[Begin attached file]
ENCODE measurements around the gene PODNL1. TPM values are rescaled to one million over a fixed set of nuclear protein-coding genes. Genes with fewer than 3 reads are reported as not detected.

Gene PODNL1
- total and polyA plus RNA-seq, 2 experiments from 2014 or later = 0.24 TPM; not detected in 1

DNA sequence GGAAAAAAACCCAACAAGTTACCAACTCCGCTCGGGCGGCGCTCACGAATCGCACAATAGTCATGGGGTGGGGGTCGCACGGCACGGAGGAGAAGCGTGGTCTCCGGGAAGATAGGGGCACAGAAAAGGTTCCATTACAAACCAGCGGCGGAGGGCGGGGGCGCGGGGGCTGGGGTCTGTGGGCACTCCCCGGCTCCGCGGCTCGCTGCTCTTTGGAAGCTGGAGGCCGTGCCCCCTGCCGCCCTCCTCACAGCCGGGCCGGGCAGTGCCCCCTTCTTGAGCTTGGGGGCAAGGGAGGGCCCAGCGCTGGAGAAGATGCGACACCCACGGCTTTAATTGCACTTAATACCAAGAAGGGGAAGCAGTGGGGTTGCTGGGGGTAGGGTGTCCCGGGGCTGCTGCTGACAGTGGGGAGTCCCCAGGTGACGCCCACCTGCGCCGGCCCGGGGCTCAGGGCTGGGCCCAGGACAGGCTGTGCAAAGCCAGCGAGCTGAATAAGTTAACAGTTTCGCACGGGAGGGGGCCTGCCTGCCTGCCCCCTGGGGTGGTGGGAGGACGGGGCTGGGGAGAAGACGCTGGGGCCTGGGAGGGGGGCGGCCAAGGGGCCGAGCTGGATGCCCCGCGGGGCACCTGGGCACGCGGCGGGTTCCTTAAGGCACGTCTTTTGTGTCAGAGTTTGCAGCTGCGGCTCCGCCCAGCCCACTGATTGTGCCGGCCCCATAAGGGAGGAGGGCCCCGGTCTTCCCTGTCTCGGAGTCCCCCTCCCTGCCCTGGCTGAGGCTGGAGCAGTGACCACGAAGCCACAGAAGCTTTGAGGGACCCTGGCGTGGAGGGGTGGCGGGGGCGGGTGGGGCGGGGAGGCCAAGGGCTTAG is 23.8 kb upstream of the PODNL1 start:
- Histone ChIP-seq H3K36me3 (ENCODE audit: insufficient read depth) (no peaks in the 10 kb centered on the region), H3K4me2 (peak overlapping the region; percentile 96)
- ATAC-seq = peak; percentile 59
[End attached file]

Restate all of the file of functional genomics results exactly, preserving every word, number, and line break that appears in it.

ENCODE measurements around the gene PODNL1. TPM values are rescaled to one million over a fixed set of nuclear protein-coding genes. Genes with fewer than 3 reads are reported as not detected.

Gene PODNL1
- total and polyA plus RNA-seq, 2 experiments from 2014 or later = 0.24 TPM; not detected in 1

DNA sequence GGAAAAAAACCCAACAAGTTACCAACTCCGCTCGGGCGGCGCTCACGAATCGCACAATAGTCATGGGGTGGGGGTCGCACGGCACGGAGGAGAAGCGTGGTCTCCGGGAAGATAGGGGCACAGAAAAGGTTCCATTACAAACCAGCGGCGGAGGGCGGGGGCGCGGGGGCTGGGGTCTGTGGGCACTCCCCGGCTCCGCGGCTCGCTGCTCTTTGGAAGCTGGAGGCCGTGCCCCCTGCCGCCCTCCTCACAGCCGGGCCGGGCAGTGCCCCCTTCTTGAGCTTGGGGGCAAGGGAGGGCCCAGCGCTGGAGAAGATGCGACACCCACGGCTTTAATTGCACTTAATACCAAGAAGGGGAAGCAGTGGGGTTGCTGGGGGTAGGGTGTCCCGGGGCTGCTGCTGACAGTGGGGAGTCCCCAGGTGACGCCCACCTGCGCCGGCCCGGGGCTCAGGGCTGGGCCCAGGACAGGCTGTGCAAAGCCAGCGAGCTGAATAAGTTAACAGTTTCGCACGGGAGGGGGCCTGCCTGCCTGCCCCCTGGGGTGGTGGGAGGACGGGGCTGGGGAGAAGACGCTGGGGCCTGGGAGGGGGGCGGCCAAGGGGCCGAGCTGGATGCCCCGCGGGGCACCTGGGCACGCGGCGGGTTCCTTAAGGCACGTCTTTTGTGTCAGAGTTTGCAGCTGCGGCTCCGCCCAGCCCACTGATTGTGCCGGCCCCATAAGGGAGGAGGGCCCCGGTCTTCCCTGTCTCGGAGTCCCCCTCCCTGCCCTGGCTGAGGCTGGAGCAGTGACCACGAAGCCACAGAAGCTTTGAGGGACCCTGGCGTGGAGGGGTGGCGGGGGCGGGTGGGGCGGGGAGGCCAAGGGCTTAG is 23.8 kb upstream of the PODNL1 start:
- Histone ChIP-seq H3K36me3 (ENCODE audit: insufficient read depth) (no peaks in the 10 kb centered on the region), H3K4me2 (peak overlapping the region; percentile 96)
- ATAC-seq = peak; percentile 59